Fluorescent Paints: I bought a set of fluorescent paints last year. They were expensive; about $50 for six, 16oz bottles. Would I buy them again? Probably not. I did find having the pink and orange on hand was great as it’s hard to get a good vibrant pink and orange from mixing the standard tempera. Aside from these two colors, I didn’t think the other colors (yellow, green and blue) were of any great advantage to any of my projects. If you can order separately, get the pink and orange and then at least you will have the bright color in your paint arsenal.

Have you found any other must-have paints? Please share what you have found!

Here are three links for great art supplies….

eNasco Art Supplies

School Specialty (Sax)

Dick Blick

This post contains affiliate links

34 comments

  1. Katie Morris says:

    I’ve used Crayola watercolors and they are really vibrant. I think some of their sets have different rules for mixing colors which makes me wonder if it would confuse the students. I thinking it was something like mixing red orange and red violet to make a red, for example, but I can’t remember for sure.

  2. lauralee says:

    I love the prang semi moist oval DOUBLE sets, really nice color selections, especially turquoise and magenta. Have tired other and still go back to prang.

  3. Therese says:

    What are the paints in the first photo underneath the watercolors? Those colors are beautiful!

    I love Blicks student grade tempera and Sargents liquid watercolors- I just ordered the Sargents Metallics- so I’m so glad you recommend them! Can’t wait to get messy! :)

  4. phyl says:

    I purchase mostly Sax Versatemp for tempera – good consistency and less expensive than Crayola, plus they are from School Specialty which is where I’m supposed to do my orders.

    I also use a lot of acrylics, in particular for papier mache projects, clay (air dry clay is all I have), and plaster bandage sculpture. I am partial to Nasco’s Bulk-krylics. They are a school grade acrylic but the colors are pretty nice. I’ve aslo used Blick’s school acrylic and they are OK too. I do NOT like Chromacryl. The colors are wonderful but the paints are SO thick they are hard to get out of the bottles so there is a lot of waste, and they are also tougher for the kids to keep their brushes clean.

  5. eam says:

    I use Reeve — it’s a palette with landscape colors. To mix, I’ll often have kids use a glazing technique.
    I too use acrylics — liquitex or Reeve brand — I stretch the acrylics by having kids gesso the paper first — it’s fun and the paint goes on so smoothly. Sargent for liquid watercolor and Dick Bilck for tempera paint.

  6. sue says:

    I also like the crayola tempera.

    Have you ever tried the crayola tempera mixing mediums? Glitter, pearlescent and texture? Was thinking about trying them out this year.

    Any ideas on how to preserve tempera paint on canvas? Polyurethane or something?

    • heather says:

      I order those every single year and my kids adore them. I have mixed them with other liquid paints besides tempera and get great results. The peralescent is generally the fave around here.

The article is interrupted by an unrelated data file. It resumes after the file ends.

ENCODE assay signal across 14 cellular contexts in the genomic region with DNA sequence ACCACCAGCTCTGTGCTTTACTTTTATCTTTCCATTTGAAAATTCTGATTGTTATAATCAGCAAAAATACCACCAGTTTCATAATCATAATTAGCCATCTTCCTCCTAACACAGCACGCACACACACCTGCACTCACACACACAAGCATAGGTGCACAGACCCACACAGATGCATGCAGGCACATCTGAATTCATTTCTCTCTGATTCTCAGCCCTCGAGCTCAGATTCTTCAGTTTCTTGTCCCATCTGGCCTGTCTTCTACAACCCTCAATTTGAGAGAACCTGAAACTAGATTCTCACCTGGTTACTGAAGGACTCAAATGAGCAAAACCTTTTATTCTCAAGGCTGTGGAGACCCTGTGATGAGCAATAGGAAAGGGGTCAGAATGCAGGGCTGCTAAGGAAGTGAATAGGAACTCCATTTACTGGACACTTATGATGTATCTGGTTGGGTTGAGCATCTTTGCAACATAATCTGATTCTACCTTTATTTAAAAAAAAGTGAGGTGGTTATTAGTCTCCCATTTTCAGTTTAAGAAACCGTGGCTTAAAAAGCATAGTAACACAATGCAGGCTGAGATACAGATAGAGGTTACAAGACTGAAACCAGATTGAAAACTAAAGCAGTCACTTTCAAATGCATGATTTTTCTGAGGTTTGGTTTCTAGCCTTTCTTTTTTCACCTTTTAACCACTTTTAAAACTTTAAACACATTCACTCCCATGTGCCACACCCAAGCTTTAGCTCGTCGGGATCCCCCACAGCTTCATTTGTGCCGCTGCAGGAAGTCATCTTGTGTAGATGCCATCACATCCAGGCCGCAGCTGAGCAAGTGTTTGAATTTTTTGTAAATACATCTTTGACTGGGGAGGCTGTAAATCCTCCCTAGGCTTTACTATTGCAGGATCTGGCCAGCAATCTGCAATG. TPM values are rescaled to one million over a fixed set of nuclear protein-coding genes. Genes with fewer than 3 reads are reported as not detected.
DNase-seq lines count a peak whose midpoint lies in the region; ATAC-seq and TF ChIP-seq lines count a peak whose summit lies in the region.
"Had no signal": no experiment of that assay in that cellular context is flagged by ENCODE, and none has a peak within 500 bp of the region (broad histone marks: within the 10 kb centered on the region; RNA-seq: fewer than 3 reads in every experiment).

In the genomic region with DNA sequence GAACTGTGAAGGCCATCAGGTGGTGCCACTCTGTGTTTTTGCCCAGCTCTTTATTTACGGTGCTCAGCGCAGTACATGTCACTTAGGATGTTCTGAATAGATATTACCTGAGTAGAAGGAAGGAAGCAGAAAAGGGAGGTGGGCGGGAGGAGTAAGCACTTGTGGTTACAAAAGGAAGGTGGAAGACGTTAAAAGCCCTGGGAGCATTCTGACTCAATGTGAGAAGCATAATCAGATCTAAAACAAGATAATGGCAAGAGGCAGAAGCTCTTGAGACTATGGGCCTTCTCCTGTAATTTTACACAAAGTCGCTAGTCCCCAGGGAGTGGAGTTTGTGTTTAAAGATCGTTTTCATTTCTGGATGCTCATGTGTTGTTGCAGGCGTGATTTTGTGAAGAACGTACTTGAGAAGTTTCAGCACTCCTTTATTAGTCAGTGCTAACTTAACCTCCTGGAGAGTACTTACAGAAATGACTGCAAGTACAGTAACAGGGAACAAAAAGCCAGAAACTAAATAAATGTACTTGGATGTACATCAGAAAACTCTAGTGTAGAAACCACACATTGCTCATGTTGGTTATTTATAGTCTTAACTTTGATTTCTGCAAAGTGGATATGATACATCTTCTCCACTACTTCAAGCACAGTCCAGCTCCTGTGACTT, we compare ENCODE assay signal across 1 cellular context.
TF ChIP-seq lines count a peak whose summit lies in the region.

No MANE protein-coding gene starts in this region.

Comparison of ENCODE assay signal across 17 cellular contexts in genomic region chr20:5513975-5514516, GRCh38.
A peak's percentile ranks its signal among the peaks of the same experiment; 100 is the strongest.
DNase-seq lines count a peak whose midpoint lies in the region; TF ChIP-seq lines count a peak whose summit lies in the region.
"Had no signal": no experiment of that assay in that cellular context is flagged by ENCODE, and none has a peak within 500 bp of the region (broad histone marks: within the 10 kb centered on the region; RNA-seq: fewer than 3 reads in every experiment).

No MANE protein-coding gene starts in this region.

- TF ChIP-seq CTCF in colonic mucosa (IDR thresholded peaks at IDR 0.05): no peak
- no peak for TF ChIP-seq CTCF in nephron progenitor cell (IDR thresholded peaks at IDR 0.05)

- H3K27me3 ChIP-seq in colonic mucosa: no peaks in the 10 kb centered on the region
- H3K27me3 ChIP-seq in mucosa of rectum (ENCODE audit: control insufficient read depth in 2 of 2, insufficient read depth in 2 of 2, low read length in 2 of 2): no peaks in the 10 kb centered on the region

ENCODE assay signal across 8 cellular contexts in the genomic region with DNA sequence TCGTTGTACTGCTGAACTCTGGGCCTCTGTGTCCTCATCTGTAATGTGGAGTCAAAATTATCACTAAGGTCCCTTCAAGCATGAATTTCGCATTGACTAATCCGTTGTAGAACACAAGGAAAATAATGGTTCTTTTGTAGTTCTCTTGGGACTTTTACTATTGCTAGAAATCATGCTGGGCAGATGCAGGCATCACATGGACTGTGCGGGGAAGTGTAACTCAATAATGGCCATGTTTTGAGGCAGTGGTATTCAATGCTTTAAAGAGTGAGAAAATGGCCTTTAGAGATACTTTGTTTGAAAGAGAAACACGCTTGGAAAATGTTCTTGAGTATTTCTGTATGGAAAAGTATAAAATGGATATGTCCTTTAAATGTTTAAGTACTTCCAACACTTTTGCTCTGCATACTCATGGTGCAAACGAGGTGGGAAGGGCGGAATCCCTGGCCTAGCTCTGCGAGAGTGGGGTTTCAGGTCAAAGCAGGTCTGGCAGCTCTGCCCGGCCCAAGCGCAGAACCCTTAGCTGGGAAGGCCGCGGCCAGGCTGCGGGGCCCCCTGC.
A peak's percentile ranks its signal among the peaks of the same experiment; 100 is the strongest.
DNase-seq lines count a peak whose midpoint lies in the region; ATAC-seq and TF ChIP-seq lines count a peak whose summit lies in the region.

7. joanna says:

    I am a HUGE fan on tempera cakes for my little ones…the do tend to stain my tables, though, when the kids push the paint along the sides of their papers! They love them because only THEY get to use them!!!

  8. debra bearden says:

    A good tip that I found works great is to add 2-3 drops of dishwashing soap to the paint when you dispendse it for the kids. Mix it in and it makes clean-up super easy without affecting the texture of the paint.

  9. Melanie says:

    Hello! First of all, thank you so much for your blog! I am a second year art teacher and have used so many of your tips and ideas to get started.
    I had a question regarding watercolor…I know you said you hate pan watercolor and I am quickly starting to feel the same but I had a whole bunch donated to my art room this year so we are using them. I was wondering if you know any way to prevent them from getting sticky. The kids get the colors so wet, especially after a few class periods of use and then they just turn into a sticky mess pretty much forever. Any tips?

    • Patty says:

      Hi Melanie,
      I suppose there are some virtues to pan watercolors but you certainly hit upon one of the biggest annoyances! Sticky paints. Yuk. Surprisingly enough, that hasn’t been one of my problems but I certainly see it enough. Obviously, the student used too much water. One solution is to dry out the pan quickly. That means an open cover storage option. Just lay them on a table in all their open-face glory and let ‘em dry out. But some never dry out completely and they are always sticky. Only solution is to toss them and stick in another oval. There is probably some scientific solution but well, I’m just not that intuitive.
      Good luck and buy liquid watercolors.
      Have a great second year!

  10. Susan says:

    I’m having trouble with Crayola’s washable tempera. It is not mixing well with other colors and is thick in the bottle, but only a thin layer seems to stick to the paper. I thought I didn’t shake them up well enough so I shook them like mad and it did not help. I’m considering dumping them into my art blender, mixing, then putting it back in the bottle.